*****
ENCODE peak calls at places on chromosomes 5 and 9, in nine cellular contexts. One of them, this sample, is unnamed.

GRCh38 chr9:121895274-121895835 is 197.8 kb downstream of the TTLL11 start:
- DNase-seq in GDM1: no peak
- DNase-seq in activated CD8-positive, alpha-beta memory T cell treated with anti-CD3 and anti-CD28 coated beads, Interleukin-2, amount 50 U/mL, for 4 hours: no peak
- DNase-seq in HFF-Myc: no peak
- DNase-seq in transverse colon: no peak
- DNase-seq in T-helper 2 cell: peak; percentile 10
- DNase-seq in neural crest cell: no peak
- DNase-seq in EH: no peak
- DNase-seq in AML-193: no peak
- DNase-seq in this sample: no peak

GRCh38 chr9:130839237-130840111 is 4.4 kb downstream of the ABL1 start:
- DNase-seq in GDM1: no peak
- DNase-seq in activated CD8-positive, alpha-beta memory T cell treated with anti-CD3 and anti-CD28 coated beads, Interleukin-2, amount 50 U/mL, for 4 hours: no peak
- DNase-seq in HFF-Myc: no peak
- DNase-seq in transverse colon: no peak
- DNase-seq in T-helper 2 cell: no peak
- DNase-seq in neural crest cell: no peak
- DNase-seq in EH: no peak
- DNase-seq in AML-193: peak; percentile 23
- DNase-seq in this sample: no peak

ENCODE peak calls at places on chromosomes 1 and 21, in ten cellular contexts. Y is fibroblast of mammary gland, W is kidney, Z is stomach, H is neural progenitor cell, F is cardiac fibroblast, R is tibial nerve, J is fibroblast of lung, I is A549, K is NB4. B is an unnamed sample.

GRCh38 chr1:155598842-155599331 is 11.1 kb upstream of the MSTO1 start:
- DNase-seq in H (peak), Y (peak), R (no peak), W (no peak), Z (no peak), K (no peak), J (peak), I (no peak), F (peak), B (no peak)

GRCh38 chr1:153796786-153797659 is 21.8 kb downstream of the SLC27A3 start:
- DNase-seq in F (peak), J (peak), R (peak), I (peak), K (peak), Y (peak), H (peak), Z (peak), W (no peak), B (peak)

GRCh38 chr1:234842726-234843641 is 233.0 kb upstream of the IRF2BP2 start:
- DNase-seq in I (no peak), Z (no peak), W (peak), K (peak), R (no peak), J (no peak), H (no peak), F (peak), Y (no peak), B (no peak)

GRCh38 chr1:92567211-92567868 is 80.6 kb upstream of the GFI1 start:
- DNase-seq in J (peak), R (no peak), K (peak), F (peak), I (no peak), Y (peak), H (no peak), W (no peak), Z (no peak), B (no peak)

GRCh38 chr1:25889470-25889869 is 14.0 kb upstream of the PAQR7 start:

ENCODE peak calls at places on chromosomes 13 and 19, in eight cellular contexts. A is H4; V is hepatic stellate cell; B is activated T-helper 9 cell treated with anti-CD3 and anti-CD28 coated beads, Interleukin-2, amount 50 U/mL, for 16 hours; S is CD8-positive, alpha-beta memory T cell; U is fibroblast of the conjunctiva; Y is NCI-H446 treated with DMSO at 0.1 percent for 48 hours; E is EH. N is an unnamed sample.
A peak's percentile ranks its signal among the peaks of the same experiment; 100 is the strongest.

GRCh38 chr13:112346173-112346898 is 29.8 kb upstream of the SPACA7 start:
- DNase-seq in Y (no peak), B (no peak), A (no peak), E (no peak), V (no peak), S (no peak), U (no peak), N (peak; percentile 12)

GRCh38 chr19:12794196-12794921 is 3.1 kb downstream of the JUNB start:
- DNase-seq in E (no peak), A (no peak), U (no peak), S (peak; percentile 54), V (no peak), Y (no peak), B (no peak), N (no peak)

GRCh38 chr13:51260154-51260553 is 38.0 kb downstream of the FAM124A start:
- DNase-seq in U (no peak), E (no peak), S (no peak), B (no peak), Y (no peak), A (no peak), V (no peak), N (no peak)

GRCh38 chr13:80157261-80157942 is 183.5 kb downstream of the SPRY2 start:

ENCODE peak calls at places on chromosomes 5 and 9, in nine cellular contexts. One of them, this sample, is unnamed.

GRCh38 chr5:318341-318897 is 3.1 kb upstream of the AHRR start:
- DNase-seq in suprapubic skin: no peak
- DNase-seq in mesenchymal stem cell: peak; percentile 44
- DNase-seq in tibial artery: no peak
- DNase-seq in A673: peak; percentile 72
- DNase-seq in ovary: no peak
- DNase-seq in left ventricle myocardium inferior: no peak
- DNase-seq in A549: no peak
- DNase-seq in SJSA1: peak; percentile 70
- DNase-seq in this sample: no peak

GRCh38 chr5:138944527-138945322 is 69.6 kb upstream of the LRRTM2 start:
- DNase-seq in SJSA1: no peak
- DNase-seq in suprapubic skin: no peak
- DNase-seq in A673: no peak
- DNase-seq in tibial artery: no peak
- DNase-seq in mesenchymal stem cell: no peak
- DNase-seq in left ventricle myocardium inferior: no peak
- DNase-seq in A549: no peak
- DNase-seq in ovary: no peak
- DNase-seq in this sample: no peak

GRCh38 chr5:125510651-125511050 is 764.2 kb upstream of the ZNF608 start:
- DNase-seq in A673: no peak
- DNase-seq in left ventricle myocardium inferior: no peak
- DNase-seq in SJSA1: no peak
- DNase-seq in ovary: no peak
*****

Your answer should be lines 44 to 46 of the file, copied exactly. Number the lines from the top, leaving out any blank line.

- DNase-seq in mesenchymal stem cell: peak; percentile 44
- DNase-seq in tibial artery: no peak
- DNase-seq in A673: peak; percentile 72